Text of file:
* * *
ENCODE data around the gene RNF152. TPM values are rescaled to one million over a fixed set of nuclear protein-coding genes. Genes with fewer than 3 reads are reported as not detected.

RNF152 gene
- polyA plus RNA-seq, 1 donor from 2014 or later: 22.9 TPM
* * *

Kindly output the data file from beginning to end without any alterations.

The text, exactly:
ENCODE data around the gene RNF152. TPM values are rescaled to one million over a fixed set of nuclear protein-coding genes. Genes with fewer than 3 reads are reported as not detected.

RNF152 gene
- polyA plus RNA-seq, 1 donor from 2014 or later: 22.9 TPM